posted by Halloween Jack at 6:04 PM on June 2, 2015

I worked as an assistant to a Public Guardian, it is not a light thing to have a person placed under guardianship or conservatorship. My office was only brought in when no one could be found or the various parties were warring with each other causing the client to be caught in the middle. It usually took a Court hearing before the client was placed with us. Believe me, the State did not seek to be made Guardian or Conservator, we were called in. Sometimes it was until the various parties would settle on an agreement or more permanently, if there was no one or there was a record of abuse by the primary caregiver. Each state is different about process and procedure. I was with Alaska. For children it is usually the Guardian ad Litem while my office dealt with adult non-compis mentis or adult disabled who could not care for themselves.

To clarify, as a conservator you deal with finance decisions and issues while a guardianship encompasses finance and all other life-related issues, including medical.
posted by jadepearl at 6:06 PM on June 2, 2015 [4 favorites]

Sending Bibles to the moon interests me. Since the number of moon men is unknown (the moon could be hollow and contain multitudes) it would be prudent to send a large number of Bibles to the moon. In fact, if you have a Bible, it only makes sense to help the heathen, sinning moon men (betcha the sex is wild inside the moon) by sending them the Holy Bible. Please donate your Bible today to help the moon men! Special "moon men" receptacles have been placed prominently throughout all cities. They are cannisters that are filled with various sorts of recycling material like newspapers or cans (for cushioning) into which you should place your Bible. Old family editions especially welcomed!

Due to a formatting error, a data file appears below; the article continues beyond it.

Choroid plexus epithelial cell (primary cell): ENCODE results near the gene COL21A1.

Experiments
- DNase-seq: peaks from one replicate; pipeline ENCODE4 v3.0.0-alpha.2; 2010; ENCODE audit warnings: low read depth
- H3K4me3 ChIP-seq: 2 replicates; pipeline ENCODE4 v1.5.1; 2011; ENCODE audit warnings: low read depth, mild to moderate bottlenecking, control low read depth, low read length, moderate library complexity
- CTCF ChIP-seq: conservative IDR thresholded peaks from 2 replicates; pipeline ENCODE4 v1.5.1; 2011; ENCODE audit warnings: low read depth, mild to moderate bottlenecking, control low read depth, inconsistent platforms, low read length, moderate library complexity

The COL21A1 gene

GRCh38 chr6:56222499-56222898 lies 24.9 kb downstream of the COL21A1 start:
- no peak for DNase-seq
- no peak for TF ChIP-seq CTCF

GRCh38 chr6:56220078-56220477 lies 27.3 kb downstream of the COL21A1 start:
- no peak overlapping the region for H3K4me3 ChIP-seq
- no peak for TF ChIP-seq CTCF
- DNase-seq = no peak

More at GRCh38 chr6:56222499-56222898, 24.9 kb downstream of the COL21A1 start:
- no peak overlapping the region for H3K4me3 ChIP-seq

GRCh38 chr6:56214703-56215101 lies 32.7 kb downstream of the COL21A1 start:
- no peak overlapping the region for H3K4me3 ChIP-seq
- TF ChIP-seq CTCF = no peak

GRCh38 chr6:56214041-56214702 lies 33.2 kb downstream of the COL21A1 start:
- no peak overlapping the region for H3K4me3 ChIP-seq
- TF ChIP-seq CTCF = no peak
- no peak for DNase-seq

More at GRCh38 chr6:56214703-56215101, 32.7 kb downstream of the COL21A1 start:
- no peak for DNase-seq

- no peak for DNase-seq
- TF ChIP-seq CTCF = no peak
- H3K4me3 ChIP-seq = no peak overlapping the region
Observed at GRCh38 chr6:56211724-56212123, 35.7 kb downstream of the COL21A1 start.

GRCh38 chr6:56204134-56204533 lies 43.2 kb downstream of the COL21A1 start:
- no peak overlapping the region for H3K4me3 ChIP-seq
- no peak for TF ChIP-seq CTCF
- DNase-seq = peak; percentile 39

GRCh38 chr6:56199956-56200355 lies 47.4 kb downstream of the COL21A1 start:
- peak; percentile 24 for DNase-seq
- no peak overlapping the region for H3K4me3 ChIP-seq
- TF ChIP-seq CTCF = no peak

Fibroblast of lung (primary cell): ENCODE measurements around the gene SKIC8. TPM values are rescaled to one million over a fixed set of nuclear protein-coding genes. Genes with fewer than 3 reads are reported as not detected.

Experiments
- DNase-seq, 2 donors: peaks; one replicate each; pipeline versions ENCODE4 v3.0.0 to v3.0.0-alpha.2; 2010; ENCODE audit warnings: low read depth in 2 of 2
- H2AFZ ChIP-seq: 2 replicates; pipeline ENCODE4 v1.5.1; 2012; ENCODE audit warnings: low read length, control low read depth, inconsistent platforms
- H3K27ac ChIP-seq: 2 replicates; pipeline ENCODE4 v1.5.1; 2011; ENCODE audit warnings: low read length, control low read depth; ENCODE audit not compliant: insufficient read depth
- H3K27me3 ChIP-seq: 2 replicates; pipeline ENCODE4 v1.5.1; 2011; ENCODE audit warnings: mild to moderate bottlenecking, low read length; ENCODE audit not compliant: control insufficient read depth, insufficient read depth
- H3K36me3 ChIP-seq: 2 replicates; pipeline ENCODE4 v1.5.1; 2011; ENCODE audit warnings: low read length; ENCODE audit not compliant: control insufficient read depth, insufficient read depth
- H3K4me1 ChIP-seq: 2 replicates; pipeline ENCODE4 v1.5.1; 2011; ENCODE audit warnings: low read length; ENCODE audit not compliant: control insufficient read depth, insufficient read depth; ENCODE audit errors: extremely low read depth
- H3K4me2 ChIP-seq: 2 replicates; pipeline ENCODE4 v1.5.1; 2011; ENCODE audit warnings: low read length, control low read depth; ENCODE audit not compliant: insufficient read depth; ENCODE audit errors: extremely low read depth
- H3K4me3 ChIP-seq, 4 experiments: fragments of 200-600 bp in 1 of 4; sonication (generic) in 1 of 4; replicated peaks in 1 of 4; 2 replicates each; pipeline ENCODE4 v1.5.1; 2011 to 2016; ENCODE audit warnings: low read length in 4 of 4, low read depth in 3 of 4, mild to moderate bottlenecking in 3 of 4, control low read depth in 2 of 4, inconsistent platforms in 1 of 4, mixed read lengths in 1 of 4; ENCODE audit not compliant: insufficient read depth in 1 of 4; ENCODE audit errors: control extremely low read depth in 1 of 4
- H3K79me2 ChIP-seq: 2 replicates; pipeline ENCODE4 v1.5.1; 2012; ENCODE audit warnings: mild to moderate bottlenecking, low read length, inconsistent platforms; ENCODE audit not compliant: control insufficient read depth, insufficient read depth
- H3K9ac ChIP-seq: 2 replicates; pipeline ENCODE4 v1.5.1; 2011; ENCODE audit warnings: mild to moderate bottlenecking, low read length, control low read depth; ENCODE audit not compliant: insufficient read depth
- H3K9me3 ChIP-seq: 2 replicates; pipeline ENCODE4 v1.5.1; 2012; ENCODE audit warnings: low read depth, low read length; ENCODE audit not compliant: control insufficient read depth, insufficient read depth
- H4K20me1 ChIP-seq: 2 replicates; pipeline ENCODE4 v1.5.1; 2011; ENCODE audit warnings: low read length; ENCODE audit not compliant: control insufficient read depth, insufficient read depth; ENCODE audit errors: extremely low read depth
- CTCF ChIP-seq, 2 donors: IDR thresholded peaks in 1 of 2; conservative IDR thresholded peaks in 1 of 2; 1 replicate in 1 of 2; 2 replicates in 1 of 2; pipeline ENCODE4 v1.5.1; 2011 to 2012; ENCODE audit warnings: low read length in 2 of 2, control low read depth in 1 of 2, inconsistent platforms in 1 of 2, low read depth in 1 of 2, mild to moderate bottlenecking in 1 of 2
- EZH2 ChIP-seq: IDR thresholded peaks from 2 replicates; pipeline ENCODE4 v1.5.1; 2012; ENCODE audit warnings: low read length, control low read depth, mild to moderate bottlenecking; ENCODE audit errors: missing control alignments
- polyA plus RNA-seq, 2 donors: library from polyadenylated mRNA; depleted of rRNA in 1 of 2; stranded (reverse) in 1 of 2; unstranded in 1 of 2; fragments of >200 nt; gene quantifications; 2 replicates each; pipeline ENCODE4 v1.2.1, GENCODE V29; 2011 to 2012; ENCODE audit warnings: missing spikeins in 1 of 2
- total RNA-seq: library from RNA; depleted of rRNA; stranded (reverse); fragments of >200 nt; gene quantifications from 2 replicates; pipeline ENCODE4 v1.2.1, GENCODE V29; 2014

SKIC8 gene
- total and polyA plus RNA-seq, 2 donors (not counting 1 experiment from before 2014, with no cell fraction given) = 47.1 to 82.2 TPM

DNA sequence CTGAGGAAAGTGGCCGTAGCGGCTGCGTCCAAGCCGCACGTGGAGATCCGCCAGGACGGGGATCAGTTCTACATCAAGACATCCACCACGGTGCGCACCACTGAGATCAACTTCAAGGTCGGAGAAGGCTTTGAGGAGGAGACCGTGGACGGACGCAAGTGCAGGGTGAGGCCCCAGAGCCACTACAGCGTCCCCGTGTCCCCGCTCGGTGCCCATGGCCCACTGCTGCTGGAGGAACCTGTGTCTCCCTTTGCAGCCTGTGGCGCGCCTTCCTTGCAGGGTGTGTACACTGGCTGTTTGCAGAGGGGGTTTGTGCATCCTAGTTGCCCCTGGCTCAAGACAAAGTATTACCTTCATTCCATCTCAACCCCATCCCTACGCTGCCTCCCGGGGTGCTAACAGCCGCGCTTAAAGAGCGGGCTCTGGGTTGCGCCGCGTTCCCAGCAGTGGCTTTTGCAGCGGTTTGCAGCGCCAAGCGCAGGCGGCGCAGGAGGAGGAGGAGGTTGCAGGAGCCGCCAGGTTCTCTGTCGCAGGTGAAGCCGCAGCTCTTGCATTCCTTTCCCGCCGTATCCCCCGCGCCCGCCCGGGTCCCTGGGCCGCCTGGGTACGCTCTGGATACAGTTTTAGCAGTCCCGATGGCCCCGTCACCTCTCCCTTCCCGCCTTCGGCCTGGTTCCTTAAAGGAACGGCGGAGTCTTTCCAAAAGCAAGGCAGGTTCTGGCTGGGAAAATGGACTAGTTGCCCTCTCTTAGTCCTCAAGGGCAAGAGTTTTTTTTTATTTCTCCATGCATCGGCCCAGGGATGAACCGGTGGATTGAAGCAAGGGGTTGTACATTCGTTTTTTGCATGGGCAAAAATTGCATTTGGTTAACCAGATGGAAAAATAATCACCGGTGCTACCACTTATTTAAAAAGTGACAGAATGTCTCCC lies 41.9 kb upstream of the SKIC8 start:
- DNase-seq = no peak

posted by telstar at 6:07 PM on June 2, 2015 [1 favorite]

An ancestor of mine was declared incompetent in Houston in the 40s or 50s. The court documents claim he had no living descendants, though I know for a fact he had several adult children and dozens of grandchildren, some of whom were of age, and he had been in contact with them (and had legal dealings with them) in the years immediately preceding his guardianship. He was in fact likely not incompetent, but he was foreign and didn't speak English well.
His guardianship went to a law firm run by a crony of the judge on the case, which then stripped his estate of its assets and deprived his children of their inheritance. Apparently the same thing happened to lots of other vulnerable elderly folks at the time. The law firm ended up with lots of real estate in developing sections of Houston in compensation for its trouble. Helluva racket if you've got a judge in your pocket.
posted by katemonster at 6:40 PM on June 2, 2015 [7 favorites]

I've read of a number of Texas cases where the guardianship seems iffy at best with the state. It always seems to happen to elderly wealthy people who are stripped of their assets and left to die alone in a dismal prison of a nursing home.
posted by dejah420 at 7:00 PM on June 2, 2015